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2016 WNBA Draft: Record Four Canadians Selected



2016 WNBA Draft: Record Four Canadians Selected

It was a historic and record breaking night for Canadian women’s basketball at the 2016 WNBA Draft inside the Mohegan Sun Arena in Connecticut, New Jersey.

For the first time ever, a record four Canadians were selected – Florida State Center Adut Bulgak (Edmonton, Alberta) was taken 12th overall by the New York Liberty and Oregon State teammates Jamie Weisner and Ruth Hamblin became the first Canadian duo to be drafted back-to-back with the Connecticut Sun scooping up Weisner with the fifth pick in the second-round (17th overall) and the Dallas Wings taking Hamblin with the very next pick, 18th overall.


Bulgak a 6’4 center by way of Sudan via Kenya averaged 12.5 points per game, 8.7 rebounds and 1.3 blocks earning second-team All-ACC honors and was ecstatic to be heading to the “Big Apple.”

Weisner the 2015-16 PAC-12 Player of the year was a force to be reckoned with during her four year tenure at Oregon State capping off her career by leading the Beavers to their first Final Four in school history while averaging 14.2 points per game and 5.8 rebounds. Teammate Ruth Hamblin (Smithers, British Columbia) aka “The Canadian Hammer” the 2016 PAC-12 Defensive player of the year nearly averaged a double-double with 9.9 points, 7.8 rebounds and 3.2 blocks per contest and couldn’t hold back her emotions as her name was called.

Putting a Canadian WNBA stamp of arrival and approval and capping off an incredible 2016 Draft night was the selection of Lachine, Quebec Nirra Fields (UCLA Bruins) with 32nd and last pick of the draft by the Phoenix Sun. Fields and outstanding guard averaged 15.3 points, 5.4 rebounds and 2.1 steals per game.

Stacey Dales-Schuman (Brockville, ON) holds the distinguished title of being Canada’s highest draft pick – third overall by the Washington Mystics in 2002, followed by Hamilton, Ontario’s Shona Thorburn – 7th overall in 2006 by the Minnesota Lynx.  Markham, Ontario’s own Tammy Sutton-Brown, Canada’s WNBA Queen is the longest tenured player, logging eleven seasons, between 2001-2012 and earning a Championship and two all-star appearances.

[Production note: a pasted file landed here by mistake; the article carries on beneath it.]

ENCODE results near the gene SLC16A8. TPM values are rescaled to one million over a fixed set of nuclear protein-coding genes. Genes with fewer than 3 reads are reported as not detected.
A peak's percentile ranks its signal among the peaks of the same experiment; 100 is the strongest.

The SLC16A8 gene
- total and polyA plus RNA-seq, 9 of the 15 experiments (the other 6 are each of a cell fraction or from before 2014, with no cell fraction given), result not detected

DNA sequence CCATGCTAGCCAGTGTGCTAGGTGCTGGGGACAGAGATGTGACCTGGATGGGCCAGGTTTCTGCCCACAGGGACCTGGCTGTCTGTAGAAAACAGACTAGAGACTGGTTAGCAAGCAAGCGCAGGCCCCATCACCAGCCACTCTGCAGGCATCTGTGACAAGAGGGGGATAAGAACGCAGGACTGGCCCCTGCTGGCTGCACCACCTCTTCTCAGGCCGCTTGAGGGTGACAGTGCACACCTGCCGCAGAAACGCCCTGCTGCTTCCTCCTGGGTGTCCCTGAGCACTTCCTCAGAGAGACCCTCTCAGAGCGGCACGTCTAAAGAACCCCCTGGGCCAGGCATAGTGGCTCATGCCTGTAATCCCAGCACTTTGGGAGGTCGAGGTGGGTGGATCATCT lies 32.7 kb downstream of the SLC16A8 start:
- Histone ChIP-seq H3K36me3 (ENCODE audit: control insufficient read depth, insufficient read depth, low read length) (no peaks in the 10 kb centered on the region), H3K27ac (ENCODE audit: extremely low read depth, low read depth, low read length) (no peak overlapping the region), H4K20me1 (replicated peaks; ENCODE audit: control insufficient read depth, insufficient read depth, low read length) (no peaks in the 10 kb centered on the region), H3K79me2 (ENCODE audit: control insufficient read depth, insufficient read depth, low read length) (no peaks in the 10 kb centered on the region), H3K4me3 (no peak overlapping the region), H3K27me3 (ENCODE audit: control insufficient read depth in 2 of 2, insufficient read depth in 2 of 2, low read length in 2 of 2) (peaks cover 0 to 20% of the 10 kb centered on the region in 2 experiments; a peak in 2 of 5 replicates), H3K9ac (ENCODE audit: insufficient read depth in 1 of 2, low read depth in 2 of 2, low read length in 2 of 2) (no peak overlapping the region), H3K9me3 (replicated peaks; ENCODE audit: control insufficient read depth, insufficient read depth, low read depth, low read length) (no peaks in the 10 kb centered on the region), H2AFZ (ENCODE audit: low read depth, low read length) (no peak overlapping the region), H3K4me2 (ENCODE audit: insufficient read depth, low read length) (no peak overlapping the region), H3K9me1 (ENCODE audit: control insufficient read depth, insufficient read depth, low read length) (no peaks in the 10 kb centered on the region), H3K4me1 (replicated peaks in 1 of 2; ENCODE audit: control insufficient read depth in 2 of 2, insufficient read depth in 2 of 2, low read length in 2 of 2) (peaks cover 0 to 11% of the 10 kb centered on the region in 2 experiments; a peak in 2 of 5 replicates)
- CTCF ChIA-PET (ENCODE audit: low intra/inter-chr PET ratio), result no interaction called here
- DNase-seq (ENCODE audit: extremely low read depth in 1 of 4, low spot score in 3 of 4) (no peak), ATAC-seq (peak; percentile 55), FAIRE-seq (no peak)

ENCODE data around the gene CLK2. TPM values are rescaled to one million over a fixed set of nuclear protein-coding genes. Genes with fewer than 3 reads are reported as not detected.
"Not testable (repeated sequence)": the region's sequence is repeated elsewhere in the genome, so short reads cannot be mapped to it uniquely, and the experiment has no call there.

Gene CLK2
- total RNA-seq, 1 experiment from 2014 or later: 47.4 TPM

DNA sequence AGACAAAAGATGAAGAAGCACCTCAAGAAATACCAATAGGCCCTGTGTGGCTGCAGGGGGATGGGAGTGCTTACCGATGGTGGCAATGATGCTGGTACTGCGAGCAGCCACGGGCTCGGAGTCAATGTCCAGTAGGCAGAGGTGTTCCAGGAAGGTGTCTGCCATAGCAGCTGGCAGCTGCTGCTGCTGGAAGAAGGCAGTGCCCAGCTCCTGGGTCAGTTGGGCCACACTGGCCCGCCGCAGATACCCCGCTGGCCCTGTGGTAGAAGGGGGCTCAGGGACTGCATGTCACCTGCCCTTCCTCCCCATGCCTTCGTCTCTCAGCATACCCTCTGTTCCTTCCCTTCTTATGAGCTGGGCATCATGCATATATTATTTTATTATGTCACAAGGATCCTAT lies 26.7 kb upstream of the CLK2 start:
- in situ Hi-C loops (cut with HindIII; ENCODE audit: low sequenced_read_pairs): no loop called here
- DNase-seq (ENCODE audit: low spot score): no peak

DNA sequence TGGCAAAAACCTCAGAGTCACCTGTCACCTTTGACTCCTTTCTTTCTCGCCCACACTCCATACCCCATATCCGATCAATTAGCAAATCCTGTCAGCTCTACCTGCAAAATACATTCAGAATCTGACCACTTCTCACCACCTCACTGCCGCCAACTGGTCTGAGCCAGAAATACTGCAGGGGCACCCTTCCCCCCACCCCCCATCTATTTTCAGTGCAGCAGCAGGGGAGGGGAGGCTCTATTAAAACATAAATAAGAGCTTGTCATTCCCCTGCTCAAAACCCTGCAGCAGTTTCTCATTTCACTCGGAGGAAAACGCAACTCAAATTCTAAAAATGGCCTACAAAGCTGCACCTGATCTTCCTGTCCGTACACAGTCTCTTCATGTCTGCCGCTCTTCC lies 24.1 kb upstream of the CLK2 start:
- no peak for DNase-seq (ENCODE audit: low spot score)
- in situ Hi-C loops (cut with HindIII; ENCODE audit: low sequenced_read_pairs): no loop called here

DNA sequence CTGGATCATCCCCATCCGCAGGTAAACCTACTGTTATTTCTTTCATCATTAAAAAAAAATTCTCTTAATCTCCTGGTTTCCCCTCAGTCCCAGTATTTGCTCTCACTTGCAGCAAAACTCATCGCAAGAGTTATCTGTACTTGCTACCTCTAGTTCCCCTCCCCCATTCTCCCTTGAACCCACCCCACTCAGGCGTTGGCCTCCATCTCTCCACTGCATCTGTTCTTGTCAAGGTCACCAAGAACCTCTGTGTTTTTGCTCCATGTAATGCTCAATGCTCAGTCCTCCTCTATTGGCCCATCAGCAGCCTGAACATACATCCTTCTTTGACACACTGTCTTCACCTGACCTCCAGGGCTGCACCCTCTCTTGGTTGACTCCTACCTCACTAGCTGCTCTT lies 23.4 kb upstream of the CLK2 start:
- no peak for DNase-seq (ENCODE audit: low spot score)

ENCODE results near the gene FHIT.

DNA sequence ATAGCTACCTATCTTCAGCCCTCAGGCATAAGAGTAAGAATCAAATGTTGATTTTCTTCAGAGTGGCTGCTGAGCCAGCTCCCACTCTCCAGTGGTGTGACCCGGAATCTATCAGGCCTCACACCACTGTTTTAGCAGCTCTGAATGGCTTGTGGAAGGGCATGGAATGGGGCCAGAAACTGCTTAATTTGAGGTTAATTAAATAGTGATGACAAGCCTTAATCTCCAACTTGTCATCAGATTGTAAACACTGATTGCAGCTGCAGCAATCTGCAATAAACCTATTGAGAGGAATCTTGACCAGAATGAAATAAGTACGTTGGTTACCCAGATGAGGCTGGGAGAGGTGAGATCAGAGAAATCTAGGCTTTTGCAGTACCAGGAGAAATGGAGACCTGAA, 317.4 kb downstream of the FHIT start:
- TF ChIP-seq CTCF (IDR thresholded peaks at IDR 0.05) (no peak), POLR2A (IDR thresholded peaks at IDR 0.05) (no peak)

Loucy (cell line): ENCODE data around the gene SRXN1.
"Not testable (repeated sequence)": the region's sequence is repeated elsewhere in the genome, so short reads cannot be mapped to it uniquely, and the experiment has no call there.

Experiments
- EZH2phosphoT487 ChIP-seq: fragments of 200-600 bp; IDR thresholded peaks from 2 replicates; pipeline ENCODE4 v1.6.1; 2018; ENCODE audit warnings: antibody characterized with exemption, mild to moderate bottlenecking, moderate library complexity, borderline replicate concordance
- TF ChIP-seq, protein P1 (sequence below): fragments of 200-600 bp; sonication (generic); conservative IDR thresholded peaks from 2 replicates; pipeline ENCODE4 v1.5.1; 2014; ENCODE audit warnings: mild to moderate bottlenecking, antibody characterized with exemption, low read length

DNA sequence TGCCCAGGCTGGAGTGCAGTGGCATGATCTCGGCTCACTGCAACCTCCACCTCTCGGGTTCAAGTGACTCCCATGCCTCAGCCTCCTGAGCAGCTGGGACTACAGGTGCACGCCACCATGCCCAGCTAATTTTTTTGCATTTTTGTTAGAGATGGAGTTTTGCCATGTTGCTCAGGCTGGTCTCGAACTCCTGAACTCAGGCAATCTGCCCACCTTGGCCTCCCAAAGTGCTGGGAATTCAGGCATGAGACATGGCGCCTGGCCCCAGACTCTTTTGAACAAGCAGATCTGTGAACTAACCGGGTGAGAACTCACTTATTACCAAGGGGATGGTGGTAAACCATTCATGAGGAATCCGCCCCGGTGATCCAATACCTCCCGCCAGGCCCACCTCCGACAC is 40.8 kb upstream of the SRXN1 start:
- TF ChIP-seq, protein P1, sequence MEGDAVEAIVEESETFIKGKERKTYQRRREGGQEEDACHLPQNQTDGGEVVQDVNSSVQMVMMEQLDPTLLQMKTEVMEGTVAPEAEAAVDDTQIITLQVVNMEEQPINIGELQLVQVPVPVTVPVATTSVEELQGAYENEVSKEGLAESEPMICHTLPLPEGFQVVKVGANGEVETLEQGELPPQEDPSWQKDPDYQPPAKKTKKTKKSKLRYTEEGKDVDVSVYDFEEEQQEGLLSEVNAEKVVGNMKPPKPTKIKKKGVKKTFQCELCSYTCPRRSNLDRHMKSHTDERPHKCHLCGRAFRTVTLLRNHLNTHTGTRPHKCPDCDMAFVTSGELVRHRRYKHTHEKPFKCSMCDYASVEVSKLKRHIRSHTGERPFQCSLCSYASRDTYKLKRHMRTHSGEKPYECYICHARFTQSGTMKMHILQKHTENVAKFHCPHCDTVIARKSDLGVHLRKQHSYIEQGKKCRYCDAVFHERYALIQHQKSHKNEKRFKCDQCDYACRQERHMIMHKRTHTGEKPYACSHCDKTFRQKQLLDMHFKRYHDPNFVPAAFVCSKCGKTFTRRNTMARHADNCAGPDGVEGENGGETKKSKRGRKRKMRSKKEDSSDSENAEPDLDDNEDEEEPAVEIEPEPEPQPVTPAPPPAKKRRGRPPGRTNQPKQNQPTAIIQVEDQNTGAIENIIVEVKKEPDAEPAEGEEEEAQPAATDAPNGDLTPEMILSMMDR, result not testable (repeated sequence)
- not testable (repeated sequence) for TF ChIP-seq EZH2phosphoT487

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A total of seven Canadians have now been drafted since 2013, bringing the total to six active Canadians as the WNBA gets set to kick-off it’s 20th season.

With the rise of Canadian National Women’s program and over 70-plus Canadian ladies on NCAA rosters including potential top overall pick and two NCAA champion Kia Nurse next in line it’s fair to say that Canada’s WNBA invasion is just around the corner.

Complete History of Canadians Drafted in WNBA

2016 – First Round – 12th – Adut Bulgak –  New York Liberty
2016 – First Round – 17th – Jamie Weisner – Connecticut Sun
2016 – First Round – 17th – Ruth Hamlin –  Dallas Wings
2016 – Third Round – 32nd – Nirra Fields –  Phoenix Mercury
2014 – First Round – 9th Pick – Natalie Achonwa – Indiana Fever
2014 – Second Round – 7th Pick – Michelle Plouffe – Seattle Dream
2013 – First Round – 8th Pick – Kayla Alexander – San Antonio Stars
2006 – First Round – 7th Pick – Shona Thorbun – Minnesota Lynx
2006 – First Round – 13th Pick – Kim Smith – Sacramento Monarchs
2003 – Second-Round – 18th Pick – Jordan Adams – Minnesota Lynx
2002 – First Round – 3rd Pick – Stacey Dales-Schuman – Washington Mystics
2001 – Second Round – 18th Pick Tammy Sutton-Brown – Indiana Fever
2000 – Fourth Round – 60th Pick Cal Bouchard – Detroit Shock

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Sister Act. Ogwumike Siblings Spark Hollywood Reunion In Los Angeles



Sister Act. Ogwumike Siblings Spark Hollywood Reunion In Los Angeles
Sister, Sister...

It’s a family affair in Hollywood.

‘Mike check, 1…2, 1…2. Chiney Ogwumike has gone from the Connecticut Sun to a Californian one to reunite with Stanford sister Nneka.


And in an instant the Candace Parker Sparks have plugged themselves in to this year’s favourite to be the HIGHER. FURTHER. FASTER, ‘Captain Marvel’ of the WNBA.

The Sparks are now illuminated by this former scorching Sun star, her former MVP sister, Candace, Point Goddess Chelsea Gray and hot clutch shooter Alana Beard. And that’s just for starters, before we get to the splinters that will stick in you from the bolstered bench. Or their seventh seal in this year’s draft, the Baylor made star Kalani Brown.

Looks like Laker legend and new coach Derek Fisher-no stranger to the closing seconds of the game himself-has a lot to light up from his sideline fuse.